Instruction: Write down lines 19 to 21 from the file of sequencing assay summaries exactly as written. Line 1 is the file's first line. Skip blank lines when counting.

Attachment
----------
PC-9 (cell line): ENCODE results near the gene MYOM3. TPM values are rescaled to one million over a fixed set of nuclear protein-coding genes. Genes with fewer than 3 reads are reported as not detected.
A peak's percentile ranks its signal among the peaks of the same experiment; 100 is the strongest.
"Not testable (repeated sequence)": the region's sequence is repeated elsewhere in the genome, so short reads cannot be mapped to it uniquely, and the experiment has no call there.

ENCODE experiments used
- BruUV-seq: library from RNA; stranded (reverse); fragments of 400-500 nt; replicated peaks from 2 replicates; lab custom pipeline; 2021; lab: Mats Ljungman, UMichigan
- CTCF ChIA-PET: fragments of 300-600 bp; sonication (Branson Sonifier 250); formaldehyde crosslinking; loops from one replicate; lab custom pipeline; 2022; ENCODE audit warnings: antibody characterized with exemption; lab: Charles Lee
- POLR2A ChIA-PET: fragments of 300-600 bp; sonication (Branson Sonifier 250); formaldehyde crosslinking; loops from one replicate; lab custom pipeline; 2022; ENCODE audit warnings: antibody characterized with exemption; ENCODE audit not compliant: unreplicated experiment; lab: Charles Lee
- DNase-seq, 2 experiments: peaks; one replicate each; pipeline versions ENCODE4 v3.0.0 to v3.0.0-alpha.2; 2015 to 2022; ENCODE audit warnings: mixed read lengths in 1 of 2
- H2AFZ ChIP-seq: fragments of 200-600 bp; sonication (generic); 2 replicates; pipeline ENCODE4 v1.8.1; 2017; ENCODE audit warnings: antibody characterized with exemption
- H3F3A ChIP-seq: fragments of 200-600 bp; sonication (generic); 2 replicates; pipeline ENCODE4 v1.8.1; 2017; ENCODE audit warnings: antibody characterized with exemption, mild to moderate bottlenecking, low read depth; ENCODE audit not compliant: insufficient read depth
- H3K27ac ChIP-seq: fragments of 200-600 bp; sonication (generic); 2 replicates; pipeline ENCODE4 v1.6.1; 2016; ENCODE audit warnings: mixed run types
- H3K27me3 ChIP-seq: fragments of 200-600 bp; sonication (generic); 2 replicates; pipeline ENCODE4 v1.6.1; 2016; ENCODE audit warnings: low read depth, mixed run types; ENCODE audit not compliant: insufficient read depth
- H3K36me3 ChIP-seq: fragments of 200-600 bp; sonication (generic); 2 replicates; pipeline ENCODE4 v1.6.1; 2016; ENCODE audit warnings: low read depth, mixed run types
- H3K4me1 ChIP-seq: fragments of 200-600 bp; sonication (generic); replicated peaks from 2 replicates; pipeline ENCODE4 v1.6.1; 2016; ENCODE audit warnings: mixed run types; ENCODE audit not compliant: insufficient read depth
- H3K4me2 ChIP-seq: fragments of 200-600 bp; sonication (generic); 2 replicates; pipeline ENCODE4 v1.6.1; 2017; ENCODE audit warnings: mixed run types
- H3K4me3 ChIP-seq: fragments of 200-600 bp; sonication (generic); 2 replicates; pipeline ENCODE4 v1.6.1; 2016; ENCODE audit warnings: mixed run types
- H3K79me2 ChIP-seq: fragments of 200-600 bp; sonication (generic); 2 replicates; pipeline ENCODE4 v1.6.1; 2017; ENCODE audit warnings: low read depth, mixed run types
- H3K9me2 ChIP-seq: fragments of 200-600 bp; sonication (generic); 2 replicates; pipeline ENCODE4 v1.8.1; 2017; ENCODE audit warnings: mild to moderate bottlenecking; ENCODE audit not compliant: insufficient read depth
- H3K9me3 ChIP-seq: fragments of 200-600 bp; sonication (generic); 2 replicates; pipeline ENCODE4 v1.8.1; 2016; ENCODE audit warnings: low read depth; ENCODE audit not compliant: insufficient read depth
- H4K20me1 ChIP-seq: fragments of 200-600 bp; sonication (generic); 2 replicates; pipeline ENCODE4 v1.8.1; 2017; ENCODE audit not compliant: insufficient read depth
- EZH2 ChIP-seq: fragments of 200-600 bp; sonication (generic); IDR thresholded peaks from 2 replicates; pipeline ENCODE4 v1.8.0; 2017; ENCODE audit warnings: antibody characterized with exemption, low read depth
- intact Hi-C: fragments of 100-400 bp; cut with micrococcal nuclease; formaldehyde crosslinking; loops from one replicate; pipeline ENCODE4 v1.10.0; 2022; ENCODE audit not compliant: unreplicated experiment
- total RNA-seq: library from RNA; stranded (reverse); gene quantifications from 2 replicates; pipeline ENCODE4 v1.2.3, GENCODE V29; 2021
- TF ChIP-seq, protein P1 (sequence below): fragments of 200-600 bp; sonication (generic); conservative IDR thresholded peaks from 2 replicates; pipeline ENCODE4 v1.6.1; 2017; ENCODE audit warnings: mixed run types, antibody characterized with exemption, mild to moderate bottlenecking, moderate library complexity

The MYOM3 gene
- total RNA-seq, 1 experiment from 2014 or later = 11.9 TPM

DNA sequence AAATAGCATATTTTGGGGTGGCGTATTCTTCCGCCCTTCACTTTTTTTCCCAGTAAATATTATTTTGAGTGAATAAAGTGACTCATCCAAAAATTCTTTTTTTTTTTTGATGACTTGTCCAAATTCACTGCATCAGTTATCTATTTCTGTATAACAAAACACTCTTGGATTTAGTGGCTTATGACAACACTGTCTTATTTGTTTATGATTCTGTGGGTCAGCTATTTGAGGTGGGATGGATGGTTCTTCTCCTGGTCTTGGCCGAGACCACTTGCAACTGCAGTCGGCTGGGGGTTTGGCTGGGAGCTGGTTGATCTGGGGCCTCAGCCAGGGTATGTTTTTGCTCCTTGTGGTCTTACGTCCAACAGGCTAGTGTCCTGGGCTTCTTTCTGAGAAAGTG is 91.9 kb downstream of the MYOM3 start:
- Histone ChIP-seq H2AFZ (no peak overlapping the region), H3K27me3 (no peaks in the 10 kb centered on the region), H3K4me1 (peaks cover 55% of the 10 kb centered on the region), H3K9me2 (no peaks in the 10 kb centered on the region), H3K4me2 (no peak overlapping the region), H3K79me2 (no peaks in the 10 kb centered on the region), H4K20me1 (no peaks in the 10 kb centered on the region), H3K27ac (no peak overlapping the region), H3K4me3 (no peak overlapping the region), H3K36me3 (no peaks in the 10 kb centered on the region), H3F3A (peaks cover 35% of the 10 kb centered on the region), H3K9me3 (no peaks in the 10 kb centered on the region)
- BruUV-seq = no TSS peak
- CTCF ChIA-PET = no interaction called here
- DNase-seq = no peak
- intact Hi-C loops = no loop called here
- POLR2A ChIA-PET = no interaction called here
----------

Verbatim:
- H3K9me3 ChIP-seq: fragments of 200-600 bp; sonication (generic); 2 replicates; pipeline ENCODE4 v1.8.1; 2016; ENCODE audit warnings: low read depth; ENCODE audit not compliant: insufficient read depth
- H4K20me1 ChIP-seq: fragments of 200-600 bp; sonication (generic); 2 replicates; pipeline ENCODE4 v1.8.1; 2017; ENCODE audit not compliant: insufficient read depth
- EZH2 ChIP-seq: fragments of 200-600 bp; sonication (generic); IDR thresholded peaks from 2 replicates; pipeline ENCODE4 v1.8.0; 2017; ENCODE audit warnings: antibody characterized with exemption, low read depth